Tuesday, August 2, 2011

I've Just Read . . . .

Ship Breaker
by Paolo Bacigalupi
Little, Brown & Co.
ISBN-10: 0316056219
ISBN-13: 978-0316056212


In a not-too-distant future, global warming and extreme weather have played havoc on the world. On America’s Gulf Coast, hurricanes have ravaged the shores several times, leaving those left behind to make their ways as best they can. Nailer, a teenage boy, finds work with a crew of ship breakers, people who break down and salvage what they can from the many oil tankers rusting away on their shores. Nailer’s job is to creep through ducts and pipes in the ships and collect any copper wire or tubing he can find.

Existence is a struggle, and apart from his lousy job, which he is lucky to have, he is saddled with a horrible father, similar to Huck Finn's, who drinks and drugs and beats Nailer for any, or no reason at all.

On the bright side, Nailer is part of a crew that he trusts, and the person he trusts most - a girl named Pima - is also his best friend. They look down on the ‘swanks’ - the rich folks - while dreaming of becoming one of them.

And then one day, after a storm, Nailer spies a ship - a new clipper ship - washed up on a nearby shore. If he and Pima can salvage it, it could be their ‘lucky strike,’ their road to something better. The trick is how to do it without anyone else - particularly Nailer’s father - from finding out about it and taking it from them.

Nailer manages to get out to explore the ship and finds a survivor - an almost dead teenage girl named Nita. His choice is to kill her and salvage the ship, or save her and risk losing the ship. He elects to save her. When word about the ship and the girl gets out, Nailer’s father comes calling. His idea is to salvage the ship and ransom Nita, who is the daughter of a rich shipping magnate.

Nailer pretends to go along with him, all the while hoping to ditch his father, and regain the girl and the ship for himself, but that’s a bit difficult to do since his father has a genetically engineered half-man/half monster named Tool watching over Nailer and Nita, and the monster has been engineered to gladly die in order to carry out its master’s wishes.

However, things change quickly when Nailer learns Nita is not the helpless, pampered rich girl he imagined, and that Tool is not a mindless tool of his father’s. Can the three of them work together to get what they each want?


* * * * *


I liked Ship Breaker for the most part. It’s an adventure story, and that’s what it relies on - the adventure. The plot is more than plausible. I didn’t have any trouble believing something like this could happen in our near future, and Bacigalupi takes the plot from beginning to end very nicely. He keeps the tension and suspense high, and there’s always a reason to turn the page. One thing I especially liked was that India and China had become the world’s new power brokers (although that’s just background, and not important to the story.)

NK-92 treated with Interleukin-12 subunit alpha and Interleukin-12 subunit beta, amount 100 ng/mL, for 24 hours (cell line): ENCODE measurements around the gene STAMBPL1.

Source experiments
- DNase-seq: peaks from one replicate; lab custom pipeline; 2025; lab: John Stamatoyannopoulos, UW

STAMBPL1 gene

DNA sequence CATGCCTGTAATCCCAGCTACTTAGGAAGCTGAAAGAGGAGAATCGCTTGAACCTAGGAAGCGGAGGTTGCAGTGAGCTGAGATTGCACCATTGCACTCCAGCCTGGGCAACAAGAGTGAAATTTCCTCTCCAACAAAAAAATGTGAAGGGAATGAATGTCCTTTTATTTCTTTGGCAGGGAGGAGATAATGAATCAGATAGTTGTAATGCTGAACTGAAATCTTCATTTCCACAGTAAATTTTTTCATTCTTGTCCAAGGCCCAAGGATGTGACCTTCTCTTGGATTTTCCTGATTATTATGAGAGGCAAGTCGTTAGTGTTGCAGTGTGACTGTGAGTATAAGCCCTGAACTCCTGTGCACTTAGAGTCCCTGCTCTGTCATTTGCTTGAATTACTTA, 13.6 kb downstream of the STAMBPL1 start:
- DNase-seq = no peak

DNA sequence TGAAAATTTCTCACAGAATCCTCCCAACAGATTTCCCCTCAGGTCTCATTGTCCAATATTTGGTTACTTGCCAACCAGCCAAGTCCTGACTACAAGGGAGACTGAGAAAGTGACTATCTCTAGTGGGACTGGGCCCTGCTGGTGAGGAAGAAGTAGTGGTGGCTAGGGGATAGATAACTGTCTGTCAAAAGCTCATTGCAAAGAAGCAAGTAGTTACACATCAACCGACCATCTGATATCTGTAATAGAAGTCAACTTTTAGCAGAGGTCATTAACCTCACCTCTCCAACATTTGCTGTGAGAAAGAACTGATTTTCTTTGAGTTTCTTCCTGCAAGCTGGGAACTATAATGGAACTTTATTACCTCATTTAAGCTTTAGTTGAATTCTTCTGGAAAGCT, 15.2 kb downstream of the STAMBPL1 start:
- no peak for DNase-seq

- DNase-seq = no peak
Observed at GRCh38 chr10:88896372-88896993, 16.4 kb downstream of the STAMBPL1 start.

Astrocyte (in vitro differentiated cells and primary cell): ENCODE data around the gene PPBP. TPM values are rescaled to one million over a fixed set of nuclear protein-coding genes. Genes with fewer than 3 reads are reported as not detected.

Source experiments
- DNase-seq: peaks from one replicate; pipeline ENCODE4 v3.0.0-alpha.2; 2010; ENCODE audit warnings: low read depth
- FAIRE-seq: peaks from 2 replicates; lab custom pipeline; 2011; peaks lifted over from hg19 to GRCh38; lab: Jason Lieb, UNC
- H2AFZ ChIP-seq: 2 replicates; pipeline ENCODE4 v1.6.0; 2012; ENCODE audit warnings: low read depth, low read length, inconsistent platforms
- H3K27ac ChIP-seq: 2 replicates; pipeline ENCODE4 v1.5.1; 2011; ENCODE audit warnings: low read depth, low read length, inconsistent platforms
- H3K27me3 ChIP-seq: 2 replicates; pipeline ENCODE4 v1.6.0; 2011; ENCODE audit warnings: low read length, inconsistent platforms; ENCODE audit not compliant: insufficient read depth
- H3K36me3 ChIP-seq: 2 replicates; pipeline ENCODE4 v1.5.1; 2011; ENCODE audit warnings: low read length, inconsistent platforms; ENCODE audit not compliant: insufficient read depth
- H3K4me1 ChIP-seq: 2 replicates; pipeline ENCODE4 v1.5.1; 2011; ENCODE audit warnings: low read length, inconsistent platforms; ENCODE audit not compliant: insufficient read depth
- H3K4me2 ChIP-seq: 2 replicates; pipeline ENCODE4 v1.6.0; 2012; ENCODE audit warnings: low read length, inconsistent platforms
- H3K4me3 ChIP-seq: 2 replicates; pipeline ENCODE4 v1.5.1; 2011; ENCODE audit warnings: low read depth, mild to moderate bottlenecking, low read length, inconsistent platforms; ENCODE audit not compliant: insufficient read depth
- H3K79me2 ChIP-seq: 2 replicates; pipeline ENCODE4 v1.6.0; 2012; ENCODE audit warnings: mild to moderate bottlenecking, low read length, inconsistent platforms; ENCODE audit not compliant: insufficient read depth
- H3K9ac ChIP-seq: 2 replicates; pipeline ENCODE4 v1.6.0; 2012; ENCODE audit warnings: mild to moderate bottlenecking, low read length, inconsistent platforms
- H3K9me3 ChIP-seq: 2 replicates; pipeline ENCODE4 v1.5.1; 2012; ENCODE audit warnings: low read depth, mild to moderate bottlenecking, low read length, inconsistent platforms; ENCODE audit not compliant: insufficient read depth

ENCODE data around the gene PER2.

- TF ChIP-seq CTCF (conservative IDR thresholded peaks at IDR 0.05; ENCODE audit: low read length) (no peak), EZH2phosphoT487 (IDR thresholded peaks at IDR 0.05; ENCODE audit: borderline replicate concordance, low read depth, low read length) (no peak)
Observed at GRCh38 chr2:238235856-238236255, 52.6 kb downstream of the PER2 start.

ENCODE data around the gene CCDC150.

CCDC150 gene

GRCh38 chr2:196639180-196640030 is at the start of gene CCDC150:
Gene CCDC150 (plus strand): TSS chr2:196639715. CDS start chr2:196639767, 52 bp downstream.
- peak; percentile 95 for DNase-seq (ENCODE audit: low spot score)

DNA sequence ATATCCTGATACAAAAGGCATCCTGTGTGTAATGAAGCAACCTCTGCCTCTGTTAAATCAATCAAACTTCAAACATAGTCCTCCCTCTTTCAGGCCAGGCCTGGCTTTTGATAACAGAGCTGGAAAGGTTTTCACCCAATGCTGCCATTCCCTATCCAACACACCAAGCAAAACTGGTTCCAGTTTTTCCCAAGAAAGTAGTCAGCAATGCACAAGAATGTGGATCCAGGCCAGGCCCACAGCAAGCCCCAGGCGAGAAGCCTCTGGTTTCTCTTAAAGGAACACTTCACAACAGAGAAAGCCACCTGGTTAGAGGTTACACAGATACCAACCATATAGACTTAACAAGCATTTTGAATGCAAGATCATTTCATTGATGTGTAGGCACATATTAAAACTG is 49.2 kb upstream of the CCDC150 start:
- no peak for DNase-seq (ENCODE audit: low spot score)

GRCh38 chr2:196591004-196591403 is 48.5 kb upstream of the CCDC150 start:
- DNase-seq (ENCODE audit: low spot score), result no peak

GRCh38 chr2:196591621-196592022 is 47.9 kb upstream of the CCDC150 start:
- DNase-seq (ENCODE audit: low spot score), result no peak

If there are any weaknesses in the novel, for me it’s that Ship Breaker could have gone farther than it did. There are no subtleties, no nuances or shades of gray. It doesn’t raise questions. The focus here is on plot, not character, even to the extent of neglecting Nailer’s relationship with his father.

His father is bad and he doesn’t like the man, and that’s as far as it goes. We never learn if Nailer loves him or hates him or if it’s something in between. He doesn’t ask questions about the relationship that a kid in that position would ask. The relationship is what it is. Even when his father dies, there’s no gladness, no sadness, no relief, no mixed emotions. He shakes with revulsion and walks away and the story moves on. Had Bacigalupi delved into their relationship a bit more, it would have made the story a little more complex and taken it to another level, I think.

I also wished Pima had played a bigger part in the adventure. She's basically left behind once Nita appears on the scene.

On a technical note, I have to admit it was annoying to read the name Nailer over and over and over when he/his/him would have worked just as well or better.

Amazon says the book is for grades 7 and up which seemed accurate to me, although I can see this being read by kids a bit younger. Older teens may find it a bit too soft and safe when compared to Collins’ Hunger Games or Walter Dean Myers’ Monster, another Printz award winner.

All in all, it was a good read, worth the time spent on it.

Stop by Thursday for a look at the New York Times besteller, Miss Peregrine's Home For Peculiar Children by Ransom Riggs.

5 comments:

Andy said...

Thanks for such a thoughtful review, Barb.

Diane Mayr said...

"On a technical note, I have to admit it was annoying to read the name Nailer over and over and over when he/his/him would have worked just as well or better." Was this true for the other characters, too? I could see where that would get annoying! Why write like that?

Barbara said...

Was it true for the other characters? Not that I noticed. But even in scenes where he was the only person present, or he was with a girl, it was Nailer this and Nailer that.

A random page - Nailer could barely breathe. He knew now that his father was mapping out the violence, planning to catch Nailer, to teach him some respect. Nailer's eyes went to the door.

I can't say why he did it. It doesn't seem like it's an intentional style thing. But, it is a first novel so . . . .

KURIOUS KITTY said...

But, isn't an editor supposed to catch things like that?

I know they're all overworked and underpaid, but...

Is good writing a thing of the past?

I'm Jet . . . said...

Interesting review. Can't wait to read the next!